and you're also practicing your ability to relax a little bit.
Now you understand that relaxation
is also an important part of the learning process;
there are things going on in the background.
The only thing is this: when you do the Pomodoro,
you want to make sure that you don't sit there
and say, "I'm going to do my entire homework set
in these 25 minutes." No.
You just sit and say, "I'm going to work with focused attention for 25 minutes",
and that's the key.
Students sometimes make the mistake
of thinking that some of their absolute best traits
are their worst traits.
What do I mean by this?
Let's take the idea of memory.
Let's say that you have a poor working memory.
You can't seem to hold things in mind very well.
You watch these other students
and they're able to grasp all these ideas and kind of manipulate them,
but you can't.
Well, what this means is: surprisingly, you are more creative.
Because you can't hold these ideas in mind so tightly,
other ideas are often creeping in.
If you have problems with the tension,
you're always kind of diverting off into some other idea, it's similar:
you are often more creative,
because these new ideas are slipping in instead.
There's another thing, and that's slow thinking.
Some students compare themselves to other students
and say, "You know, I'm really slow by comparison.
These other students, they are like race car drivers;
they go past me so fast."
But, think of yourself as a hiker.
Yes, a race car driver gets there much faster than you ever can,
but a hiker has a completely different experience.
A hiker can smell the pine air, they can reach out, touch the leaves,
they see the rabbit trails.
In many ways, your experiences are deeper and more profound,
and you don't jump to conclusions.
So if you are a slower thinker,
yes, you may have to work harder in order to grasp the materials,
but the trade-offs in many cases are well worth it;
you gain solid mastery of what you're studying.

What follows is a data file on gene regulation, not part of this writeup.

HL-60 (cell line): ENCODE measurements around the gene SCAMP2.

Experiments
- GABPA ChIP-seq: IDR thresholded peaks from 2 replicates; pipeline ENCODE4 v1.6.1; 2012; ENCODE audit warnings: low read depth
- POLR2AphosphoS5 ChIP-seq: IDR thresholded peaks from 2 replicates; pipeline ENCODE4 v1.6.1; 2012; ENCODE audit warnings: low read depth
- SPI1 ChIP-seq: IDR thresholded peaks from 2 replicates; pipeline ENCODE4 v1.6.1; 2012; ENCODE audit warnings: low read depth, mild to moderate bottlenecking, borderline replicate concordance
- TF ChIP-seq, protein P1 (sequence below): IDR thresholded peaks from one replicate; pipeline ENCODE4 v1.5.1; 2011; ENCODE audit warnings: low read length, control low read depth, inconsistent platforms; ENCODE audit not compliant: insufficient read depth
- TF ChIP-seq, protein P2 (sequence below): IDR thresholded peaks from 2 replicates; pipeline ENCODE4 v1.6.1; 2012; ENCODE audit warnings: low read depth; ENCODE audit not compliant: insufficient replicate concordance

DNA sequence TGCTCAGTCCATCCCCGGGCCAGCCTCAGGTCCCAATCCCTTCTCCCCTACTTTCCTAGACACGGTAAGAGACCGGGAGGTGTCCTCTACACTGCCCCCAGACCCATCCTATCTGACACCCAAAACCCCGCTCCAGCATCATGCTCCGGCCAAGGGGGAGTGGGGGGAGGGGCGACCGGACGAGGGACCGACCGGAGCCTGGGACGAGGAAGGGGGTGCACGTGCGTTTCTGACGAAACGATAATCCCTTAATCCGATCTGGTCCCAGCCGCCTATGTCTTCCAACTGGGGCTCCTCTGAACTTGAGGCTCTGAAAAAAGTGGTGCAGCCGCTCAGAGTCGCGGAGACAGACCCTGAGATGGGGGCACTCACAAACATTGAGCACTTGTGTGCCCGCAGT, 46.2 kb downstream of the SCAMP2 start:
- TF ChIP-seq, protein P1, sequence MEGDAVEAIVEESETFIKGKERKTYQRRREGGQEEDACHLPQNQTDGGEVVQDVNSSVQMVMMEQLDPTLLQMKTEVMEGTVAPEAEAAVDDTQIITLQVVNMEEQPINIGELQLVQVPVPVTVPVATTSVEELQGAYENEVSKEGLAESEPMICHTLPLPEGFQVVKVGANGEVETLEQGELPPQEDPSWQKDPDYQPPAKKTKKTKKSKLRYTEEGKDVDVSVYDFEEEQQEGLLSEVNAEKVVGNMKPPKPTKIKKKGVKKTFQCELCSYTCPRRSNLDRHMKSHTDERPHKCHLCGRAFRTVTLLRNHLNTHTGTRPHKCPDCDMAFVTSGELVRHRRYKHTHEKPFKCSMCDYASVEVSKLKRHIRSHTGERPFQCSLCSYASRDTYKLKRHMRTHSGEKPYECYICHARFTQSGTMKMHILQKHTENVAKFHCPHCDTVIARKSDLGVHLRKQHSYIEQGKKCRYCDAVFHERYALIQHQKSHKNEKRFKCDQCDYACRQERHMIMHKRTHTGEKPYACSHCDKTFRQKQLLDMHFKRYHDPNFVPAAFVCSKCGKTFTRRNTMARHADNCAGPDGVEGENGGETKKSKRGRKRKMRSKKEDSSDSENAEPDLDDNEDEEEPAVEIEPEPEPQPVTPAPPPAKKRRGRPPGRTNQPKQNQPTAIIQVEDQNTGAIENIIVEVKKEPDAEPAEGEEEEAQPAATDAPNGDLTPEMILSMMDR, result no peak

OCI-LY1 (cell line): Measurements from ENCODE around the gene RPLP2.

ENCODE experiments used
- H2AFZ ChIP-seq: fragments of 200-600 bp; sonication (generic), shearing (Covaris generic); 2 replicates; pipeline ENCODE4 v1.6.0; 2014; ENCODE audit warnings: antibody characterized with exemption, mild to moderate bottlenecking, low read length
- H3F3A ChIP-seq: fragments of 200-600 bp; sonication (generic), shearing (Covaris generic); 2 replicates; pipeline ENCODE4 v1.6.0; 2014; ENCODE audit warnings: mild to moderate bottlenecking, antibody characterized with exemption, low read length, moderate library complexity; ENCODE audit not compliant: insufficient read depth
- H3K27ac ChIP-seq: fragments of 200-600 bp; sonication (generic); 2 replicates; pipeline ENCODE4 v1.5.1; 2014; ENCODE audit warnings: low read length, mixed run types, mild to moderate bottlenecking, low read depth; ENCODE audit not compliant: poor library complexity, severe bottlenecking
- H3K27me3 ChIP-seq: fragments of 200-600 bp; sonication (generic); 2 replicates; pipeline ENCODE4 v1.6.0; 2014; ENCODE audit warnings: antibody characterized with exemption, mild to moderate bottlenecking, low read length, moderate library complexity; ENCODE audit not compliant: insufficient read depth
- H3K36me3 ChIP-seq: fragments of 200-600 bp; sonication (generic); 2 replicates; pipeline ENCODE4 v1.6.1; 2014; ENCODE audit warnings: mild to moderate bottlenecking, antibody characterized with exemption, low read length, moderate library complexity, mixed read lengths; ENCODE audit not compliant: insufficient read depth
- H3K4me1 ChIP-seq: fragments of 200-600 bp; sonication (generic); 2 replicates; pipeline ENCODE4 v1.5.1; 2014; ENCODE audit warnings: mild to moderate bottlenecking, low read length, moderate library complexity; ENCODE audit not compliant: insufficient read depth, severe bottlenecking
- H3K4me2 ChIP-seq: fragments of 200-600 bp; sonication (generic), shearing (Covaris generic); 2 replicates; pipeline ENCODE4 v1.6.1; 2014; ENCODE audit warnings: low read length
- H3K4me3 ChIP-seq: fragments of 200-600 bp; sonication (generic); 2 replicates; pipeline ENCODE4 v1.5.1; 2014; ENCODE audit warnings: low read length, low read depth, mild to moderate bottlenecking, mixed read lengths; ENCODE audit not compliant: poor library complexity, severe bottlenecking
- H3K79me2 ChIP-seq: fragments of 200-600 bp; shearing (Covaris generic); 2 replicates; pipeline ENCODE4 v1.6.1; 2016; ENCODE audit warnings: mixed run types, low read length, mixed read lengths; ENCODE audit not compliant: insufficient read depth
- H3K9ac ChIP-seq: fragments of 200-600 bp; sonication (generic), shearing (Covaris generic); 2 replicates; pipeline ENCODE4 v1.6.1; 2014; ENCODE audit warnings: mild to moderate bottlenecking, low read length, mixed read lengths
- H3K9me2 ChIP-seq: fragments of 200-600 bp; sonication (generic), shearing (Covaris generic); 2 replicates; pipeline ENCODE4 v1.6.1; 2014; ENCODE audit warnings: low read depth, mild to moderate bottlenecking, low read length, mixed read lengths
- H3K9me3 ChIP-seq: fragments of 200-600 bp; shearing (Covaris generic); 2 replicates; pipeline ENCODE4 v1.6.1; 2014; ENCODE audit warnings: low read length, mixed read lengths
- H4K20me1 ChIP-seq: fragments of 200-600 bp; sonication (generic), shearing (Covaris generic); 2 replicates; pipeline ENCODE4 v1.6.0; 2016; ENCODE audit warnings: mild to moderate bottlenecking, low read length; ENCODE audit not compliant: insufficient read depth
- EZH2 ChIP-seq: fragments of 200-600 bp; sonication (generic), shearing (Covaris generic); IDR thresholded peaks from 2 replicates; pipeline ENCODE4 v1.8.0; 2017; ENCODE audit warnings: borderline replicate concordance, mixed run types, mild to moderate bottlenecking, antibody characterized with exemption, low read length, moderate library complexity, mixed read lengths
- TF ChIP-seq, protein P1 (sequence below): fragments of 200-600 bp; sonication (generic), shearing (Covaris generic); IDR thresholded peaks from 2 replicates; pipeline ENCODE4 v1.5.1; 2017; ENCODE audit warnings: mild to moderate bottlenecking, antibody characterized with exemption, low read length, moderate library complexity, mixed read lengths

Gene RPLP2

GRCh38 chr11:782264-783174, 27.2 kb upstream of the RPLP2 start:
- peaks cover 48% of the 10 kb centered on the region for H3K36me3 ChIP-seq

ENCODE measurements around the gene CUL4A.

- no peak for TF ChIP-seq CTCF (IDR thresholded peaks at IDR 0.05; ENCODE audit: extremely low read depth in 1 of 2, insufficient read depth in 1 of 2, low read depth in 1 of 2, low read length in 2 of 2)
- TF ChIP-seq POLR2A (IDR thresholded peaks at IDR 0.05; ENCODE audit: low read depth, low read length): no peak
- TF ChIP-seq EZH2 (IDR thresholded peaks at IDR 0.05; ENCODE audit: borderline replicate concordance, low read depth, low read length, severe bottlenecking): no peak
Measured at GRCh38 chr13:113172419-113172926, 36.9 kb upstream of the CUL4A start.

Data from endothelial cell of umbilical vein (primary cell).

So, there is something called "illusions of competence in learning".
What this means is you can study all day long
and you can be spinning your wheels
because you're not using effective study techniques.
There is such a thing as test anxiety,
but in many cases, surprisingly many,
it arises because you've just come face to face with the scary bear,
(Laughter)
and that is that you have just learned that you are not a master of the material.
Researchers, with both critters and people,
are finding powerful insights into how we can learn most effectively.
One of those ways is simply through exercise.
Exercise within a matter of a few days
can increase our ability to both learn and to remember,
and researchers are beginning to understand
the neurophysiological pathways that allow this to occur.
Tests. Tests are the best.
Test yourself all the time. Give yourself little mini tests.
Make flash cards, even in math and science,
mix them up, study them in different places,
and this brings me to homework.
When you do a homework problem, never just work at once and put it away.
Would you ever sing a song once and think you knew that song? No.
Test yourself, work that homework problem several times over several days
until the solution flows like a song from your mind.
Recall.
When you're looking at a page
as you're trying to learn something in a book,
people's tendency is to highlight, right?
There's something about the motion of the pen on a page
that makes you think that it's actually going into your brain,
but it often isn't.
Often times, people will just reread,
but that too is simply spinning your wheels.
The most effective technique is simply to look at a page,
look away, and see what you can recall.
Doing this, as it seems, helps build profound neural hooks
that help enhance your understanding of the material.
And finally, don't be fooled by the erroneous idea
that understanding alone is enough to build the mastery of the material.
Understanding is truly important,
but only when combined with practice and repetition
in a variety of circumstances
can you truly gain mastery over what you're learning.
So, in closing, I would like to say
that learning how to learn
is the most powerful tool you can ever grasp.
Don't just follow your passions;
broaden your passions, and your life will be enriched beyond measure.
(Applause)
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【TED】學習如何學習 (Learning how to learn | Barbara Oakley | TEDxOaklandUniversity)

15263 分類 收藏
Anthony Ng 發佈於 2016 年 3 月 27 日   Fish 翻譯   Mandy Lin 審核